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While the market is bleeding, pharma sector has withstood the lock-down. Can it be a good bet for investors?

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Rahul Agarwal, Director, Wealth Discovery, explains how the once beaten-down sector, has recently witnessed sharp uptick with majority of stocks gaining 10 to 40 per cent within a month, and why investors should look into this space

The ongoing COVID-19 pandemic has wreaked havoc across world economies and consequently the global stock markets. India equity markets have also followed suit with major indices correcting to the tune of 30 per cent from their highs. In the Indian context, large scale mayhem has been witnessed across sectors. However, in this gloom and doom, pharmaceuticals has been the outlier, and for good reasons. The once beaten-down sector, has recently witnessed sharp uptick with majority of stocks gaining 10 to 40 per cent within a month, some marquee names in this space are at or closer to their 52 week highs. The following table shows the recent performance of select pharma stocks listed on the Indian bourses. On a broader level, the performance of the pharma stocks measured by the BSE healthcare index has outperformed the benchmark indices by a huge margin.

Data compiled by EZ Wealth

The change in the investor sentiment ahead of any change in fundamentals or performance numbers may be surprising, but is justifiable — pharma stocks were underperformers for a long time, and therefore suitable candidates for valuation re-rating.  The ongoing global pandemic has offered a new lease of life for some speciality pharma companies engaged in the manufacturing of hydroxychloroquine, while others have benefitted from the rush to safety that the pharma sector offers in troubled times. Indian pharma has been relatively resilient to the COVID-19 disruptions on the supply side, and is also poised to gain from the favourable currency tailwinds and stable outlook for India and the US business.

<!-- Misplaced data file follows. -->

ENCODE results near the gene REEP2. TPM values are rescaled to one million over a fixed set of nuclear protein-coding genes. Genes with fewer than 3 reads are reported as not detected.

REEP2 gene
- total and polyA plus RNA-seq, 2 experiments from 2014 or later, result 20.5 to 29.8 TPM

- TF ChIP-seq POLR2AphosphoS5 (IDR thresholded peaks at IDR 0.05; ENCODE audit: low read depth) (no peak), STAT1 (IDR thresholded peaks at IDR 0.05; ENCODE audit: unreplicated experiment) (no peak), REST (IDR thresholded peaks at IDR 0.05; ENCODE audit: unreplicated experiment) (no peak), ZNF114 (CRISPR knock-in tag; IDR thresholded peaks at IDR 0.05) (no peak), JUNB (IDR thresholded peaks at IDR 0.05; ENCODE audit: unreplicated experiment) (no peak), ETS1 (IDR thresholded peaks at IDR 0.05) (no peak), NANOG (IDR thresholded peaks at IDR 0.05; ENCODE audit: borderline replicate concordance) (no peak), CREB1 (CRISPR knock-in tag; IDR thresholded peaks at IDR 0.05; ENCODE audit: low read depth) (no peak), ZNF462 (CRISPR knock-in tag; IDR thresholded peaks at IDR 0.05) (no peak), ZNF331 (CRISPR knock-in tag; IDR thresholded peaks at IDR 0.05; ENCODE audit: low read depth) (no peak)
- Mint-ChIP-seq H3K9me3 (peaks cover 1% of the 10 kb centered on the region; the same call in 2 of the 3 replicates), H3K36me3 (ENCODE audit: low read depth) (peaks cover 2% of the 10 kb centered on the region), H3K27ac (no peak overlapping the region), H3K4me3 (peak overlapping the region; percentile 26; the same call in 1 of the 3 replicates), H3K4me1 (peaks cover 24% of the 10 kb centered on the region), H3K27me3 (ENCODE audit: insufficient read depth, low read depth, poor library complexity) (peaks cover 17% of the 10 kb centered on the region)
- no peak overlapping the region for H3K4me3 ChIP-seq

Globally, Indian pharma companies are considered leaders in the generic pharmaceuticals market with significant exposure to developed economies both in North America and Europe and have a good reputation when it comes to safety and quality. In recent years, however, these companies have witnessed intense competition from China who has been able to leverage its scale and cost competitiveness, especially in Active Pharmaceutical Ingredient (API’s) manufacturing. The questionable conduct of China in its role towards the spread of COVID-19 pandemic, however, has made economies, especially the developed ones realise their vulnerability due to too much dependence on China for their API needs. Although, India largely depends on China for its API needs, the current crisis has opened a window of opportunity for the Indian drug manufacturers to diversify their supply chains and to rely more on domestic suppliers which is a positive development in the longer term for the entire sector.

From an investment perspective, after the initial exuberance in which all pharma stocks have rallied in the short term, going ahead, the rally could sustain for companies with good fundamentals and fair valuations. Those with business uncertainties, regulatory clampdowns, governance issues and litigation risk may fall out of favour, despite the positive sentiment. Apart from this, companies with stressed cash position or smaller companies who are unable to meet the compliance costs and R&D budgets will find it difficult to survive in the longer term.  Therefore, investors should focus on those players who have the ability to invest and have very strong cash flows because of their dominant position in the domestic market. Few stocks which are in an advantageous position in the current situation are Dr Reddy’s, Cipla, Abbott India, Laurus Labs and Ipca, and investors may look to gain an entry into these stocks with a longer-term outlook. Valuations should be another criterion that investors should analyse carefully before investing. For example, both Dr Reddy and Sun Pharma are contenders for investment but from a valuation perspective, Sun Pharma offers a better risk reward than Dr Reddy’s as the latter is already trading at a stretched valuation.

To summarise, Indian pharma companies had been an underperformer over the last few years and finally the tide has turned for them, albeit in unfortunate circumstances. The global pandemic has thrown open a lot of opportunities to Indian pharma companies, just recently several of them received US FDA nod for their manufacturing facilities. India has won a lot of good will in its effort to supply world’s hydroxychloroquine need, which, in turn has helped the perception of Indian generic drug manufacturers. India pharma companies are well-positioned to leverage this opportunity. Therefore, investors should look into this space, although with discretion and a longer-term outlook.

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